“I’ve been writing in real time as a gay man living with HIV over the course of four decades now,” said Mark S. King, author, speaker and activist whose essay collection “My Fabulous Disease: Chronicles of a Gay Survivor,” released on Sept. 1, 2023.
King compiled his essays from his blog of the same name as well as columns and articles he wrote for magazines and newspapers over the years, including PGN. Some of his work is about living with HIV in the early years of the epidemic, and some of it is about his everyday life as a gay man. “My Fabulous Disease” earned King the 2020 GLAAD award for Outstanding Blog.
The book gives readers a sense of “how it felt to navigate this ever-changing sexual politics of HIV, how we were supposed to behave in the early days,” King said. “Then when medications happened, how that changed our behaviors or attitudes, and then PrEP, and then successful treatment that made us unable to transmit the virus. All of those stages have met this very complicated renegotiation — for all of us, positive and negative alike.”
King will celebrate the release of “My Fabulous Disease” with an Oct. 30 event at the William Way LGBT Community Center, where individuals in Philly’s LGBTQ+ and HIV-care communities will read essays from the book.
“Some of the essays are funny and very lighthearted, so people will definitely be laughing,” King said. “And there will be tears.”
Other than HIV, the book focuses on King’s family, his drug addiction and subsequent recovery, sex and his other life experiences.
“I’m always careful to say, ‘please do not reduce us to our great tragedy,’ those of us like me who are long-term survivors,” King said. “We have full and complete lives, and the book reflects that.”
King’s chapters on addiction cover his experiences struggling with crystal meth, though he also writes about his use of substances in the context of the gay party scene in his younger years.
“I kind of followed the trajectory of what my gay community was up to,” King said. “I drank in the ’70s; I did coke in the ’80s; I did the dance floor drugs in the ’90s. And then when the 2000s hit and I discovered crystal meth, that was my downfall. I’ve always been very transparent about all that. Certainly far and above even HIV, it’s been my life’s greatest challenge, and that which I’m most proud of in terms of finding recovery and sobriety again.”
According to a 2015 study by the Substance Abuse and Mental Health Services Administration, sexual minority adults 26 and over were more likely than their heterosexual counterparts to use meth, cocaine and other recreational drugs.
“After the mid ’90s when we got successful [HIV] treatment and we could all breathe a sigh of relief, people like me who had struggled just to stay alive were able to say, ‘oh, my god, I’m gonna make it,’” King said. “So the irony and the riddle is: why then did I choose to engage in the worst of my drug behaviors that really threatened my life?”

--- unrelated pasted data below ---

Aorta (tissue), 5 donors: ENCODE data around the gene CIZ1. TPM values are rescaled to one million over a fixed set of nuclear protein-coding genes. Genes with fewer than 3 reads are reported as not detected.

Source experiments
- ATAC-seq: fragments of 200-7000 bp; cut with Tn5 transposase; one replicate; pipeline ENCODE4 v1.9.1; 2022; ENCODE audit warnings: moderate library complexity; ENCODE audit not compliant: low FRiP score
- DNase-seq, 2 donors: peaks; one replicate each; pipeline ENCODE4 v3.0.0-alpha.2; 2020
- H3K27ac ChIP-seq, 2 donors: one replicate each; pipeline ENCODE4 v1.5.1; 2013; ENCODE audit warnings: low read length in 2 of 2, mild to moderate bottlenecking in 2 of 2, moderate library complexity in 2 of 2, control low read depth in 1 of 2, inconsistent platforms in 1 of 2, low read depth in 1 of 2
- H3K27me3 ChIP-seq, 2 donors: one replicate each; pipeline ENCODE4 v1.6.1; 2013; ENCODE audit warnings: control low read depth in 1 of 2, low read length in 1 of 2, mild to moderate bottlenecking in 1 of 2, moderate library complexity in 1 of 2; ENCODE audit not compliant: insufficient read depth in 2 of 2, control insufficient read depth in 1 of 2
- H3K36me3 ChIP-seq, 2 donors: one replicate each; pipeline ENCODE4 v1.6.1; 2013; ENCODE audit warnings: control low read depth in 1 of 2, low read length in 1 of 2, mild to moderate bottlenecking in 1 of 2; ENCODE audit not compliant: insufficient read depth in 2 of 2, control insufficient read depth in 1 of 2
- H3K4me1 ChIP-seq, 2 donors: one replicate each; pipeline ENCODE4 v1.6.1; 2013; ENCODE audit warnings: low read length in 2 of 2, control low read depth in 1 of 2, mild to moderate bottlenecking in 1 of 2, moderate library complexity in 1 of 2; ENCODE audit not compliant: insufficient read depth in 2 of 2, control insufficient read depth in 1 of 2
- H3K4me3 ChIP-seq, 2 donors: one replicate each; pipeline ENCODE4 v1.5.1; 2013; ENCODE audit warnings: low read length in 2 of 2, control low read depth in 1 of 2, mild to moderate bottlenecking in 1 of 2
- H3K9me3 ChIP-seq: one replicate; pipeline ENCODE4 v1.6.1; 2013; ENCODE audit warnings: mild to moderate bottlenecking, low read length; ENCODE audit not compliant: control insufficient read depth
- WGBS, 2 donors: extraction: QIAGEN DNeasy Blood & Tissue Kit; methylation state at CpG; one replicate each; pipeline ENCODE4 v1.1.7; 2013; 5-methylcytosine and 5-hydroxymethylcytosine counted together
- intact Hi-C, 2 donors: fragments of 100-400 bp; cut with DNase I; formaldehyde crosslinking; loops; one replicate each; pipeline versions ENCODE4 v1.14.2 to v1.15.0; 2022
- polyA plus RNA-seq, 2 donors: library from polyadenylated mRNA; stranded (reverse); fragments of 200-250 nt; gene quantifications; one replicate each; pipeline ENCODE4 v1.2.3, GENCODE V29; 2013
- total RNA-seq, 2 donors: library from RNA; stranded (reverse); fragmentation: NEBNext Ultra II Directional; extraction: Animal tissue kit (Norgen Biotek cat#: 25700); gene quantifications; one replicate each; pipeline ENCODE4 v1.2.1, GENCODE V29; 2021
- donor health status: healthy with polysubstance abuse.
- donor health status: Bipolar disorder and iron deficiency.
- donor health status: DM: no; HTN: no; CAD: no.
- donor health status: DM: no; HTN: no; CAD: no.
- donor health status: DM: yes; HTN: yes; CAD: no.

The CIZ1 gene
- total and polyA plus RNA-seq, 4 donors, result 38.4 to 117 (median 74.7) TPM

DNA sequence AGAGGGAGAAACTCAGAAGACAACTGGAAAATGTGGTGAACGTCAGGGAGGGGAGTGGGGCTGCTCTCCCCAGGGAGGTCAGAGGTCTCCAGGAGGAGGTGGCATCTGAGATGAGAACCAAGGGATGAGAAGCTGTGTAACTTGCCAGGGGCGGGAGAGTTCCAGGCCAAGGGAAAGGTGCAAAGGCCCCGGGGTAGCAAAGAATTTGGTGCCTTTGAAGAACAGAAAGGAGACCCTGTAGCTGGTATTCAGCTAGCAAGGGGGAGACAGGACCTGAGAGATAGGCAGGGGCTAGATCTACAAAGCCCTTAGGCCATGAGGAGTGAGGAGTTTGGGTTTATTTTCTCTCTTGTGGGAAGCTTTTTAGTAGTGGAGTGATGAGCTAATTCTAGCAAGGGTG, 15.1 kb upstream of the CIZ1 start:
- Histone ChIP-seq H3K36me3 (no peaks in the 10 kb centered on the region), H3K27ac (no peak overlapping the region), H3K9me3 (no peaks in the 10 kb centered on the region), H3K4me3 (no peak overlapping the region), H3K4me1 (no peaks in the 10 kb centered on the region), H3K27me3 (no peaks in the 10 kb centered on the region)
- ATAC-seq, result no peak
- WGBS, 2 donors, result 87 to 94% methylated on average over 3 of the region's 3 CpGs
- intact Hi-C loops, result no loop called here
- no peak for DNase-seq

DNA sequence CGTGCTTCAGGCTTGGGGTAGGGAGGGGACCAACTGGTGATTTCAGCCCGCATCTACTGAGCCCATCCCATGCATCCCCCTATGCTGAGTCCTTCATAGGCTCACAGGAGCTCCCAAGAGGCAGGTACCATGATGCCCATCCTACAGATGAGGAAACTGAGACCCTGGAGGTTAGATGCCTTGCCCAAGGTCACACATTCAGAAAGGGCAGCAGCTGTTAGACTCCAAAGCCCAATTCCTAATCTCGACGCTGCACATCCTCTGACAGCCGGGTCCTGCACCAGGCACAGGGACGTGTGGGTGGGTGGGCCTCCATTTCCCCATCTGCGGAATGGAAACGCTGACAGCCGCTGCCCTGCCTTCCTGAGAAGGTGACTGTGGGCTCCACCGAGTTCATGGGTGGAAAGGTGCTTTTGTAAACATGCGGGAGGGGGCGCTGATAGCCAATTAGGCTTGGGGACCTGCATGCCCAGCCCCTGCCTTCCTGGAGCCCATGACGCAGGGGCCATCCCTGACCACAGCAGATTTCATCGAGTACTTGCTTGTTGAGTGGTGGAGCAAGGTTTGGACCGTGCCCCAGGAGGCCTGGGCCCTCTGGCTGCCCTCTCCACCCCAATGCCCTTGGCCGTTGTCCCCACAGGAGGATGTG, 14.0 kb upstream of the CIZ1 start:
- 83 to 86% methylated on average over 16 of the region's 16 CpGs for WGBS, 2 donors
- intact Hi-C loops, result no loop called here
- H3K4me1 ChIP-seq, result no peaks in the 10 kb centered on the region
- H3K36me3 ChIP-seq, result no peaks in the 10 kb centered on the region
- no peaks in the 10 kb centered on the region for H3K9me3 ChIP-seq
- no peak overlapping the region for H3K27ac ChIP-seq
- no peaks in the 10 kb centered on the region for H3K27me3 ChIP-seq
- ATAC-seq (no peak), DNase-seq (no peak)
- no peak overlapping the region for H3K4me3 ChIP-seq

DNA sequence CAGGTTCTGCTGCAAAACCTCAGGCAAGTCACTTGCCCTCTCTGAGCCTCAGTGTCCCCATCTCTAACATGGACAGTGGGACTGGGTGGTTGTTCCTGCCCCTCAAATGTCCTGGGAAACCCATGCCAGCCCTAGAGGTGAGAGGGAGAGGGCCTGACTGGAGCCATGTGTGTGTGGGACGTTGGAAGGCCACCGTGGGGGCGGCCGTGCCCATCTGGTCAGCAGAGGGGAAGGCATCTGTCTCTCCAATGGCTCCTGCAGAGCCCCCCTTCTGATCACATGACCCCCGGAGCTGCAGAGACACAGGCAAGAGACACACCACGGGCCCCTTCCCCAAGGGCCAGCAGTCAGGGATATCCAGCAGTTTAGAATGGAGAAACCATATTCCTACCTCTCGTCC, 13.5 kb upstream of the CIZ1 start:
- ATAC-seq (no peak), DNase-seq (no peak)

King’s choice to have community members read excerpts of his book at the upcoming Philly event was born out of the conferences he’s spoken at, the HIV activism he has done and the connections he has made in the LGBTQ+ community over the course of 30 years. He has held similar events in other U.S. cities.
“I’ve been speaking and fairly visible as a long-term survivor, and I love what our community does,” King said. “I love the institutions that we’ve built; I love the organizations; I love the support groups; I love the meal delivery services. I feel such a sense of personal pride over all of those things, as we all should. We should all feel incredibly proud over the foundational things that we created when nobody cared.”
Essay readers at the Oct. 30 event include Tyrell Brown, executive director of the QTBIPOC organization galaei; Grace Rutha, HIV educator, activist, advocate, motivational speaker and community mobilizer; Rev. Jeff Haskins, former pastor at Unity Fellowship Church in Philadelphia; Chris Bartlett, executive director of William Way LGBT Community Center; Dr. Kathleen Brady, director of the Division of HIV Health at the Philadelphia Department of Public Health; and Heshie Zinman, LGBTQ+ and HIV advocate. King will read a couple of his own essays.
“You will experience something there between these readers as they read an essay that’s selected just for them,” King said. “Then they offer their own remarks about their own experience and whether or not this rings true, or how their experience might have been different.”
Haskins will read the essay “The Man who Buried Them Remembers,” about Tom Bonderenko, a priest who performed graveside funeral services in Baltimore in the 1980s for homeless people who passed away from AIDS. A gay man himself, Bonderenko dressed in his priestly vestments and delivered services by unmarked graves, even if no one else was with him, King said.
“He would speak these sacred words to the trees, to the grass, to the wind,” King said. “It was so important to him that this person be granted that.”
Zinman will read the essay “Once When We Were Heroes,” King’s favorite essay of the collection.
“It is a very poetic piece about then versus now for long-term survivors,” King said. “This is all to say, it’s going to be an evening [where] people are going to walk away and feel as if they’ve really experienced something special. It’s filled with community and a love for community, and of what we all collectively did.”
Additional sponsors of the event include AIDS Law Project, Philly AIDS Thrift at Giovanni’s Room, The Attic, Philadelphia FIGHT and other local organizations.
My Fabulous Disease: A Special Community Event will take place at 6:30 p.m. Oct. 30 at the William Way LGBT Community Center, 1315 Spruce St. For more information on Mark S. King, visit marksking.com.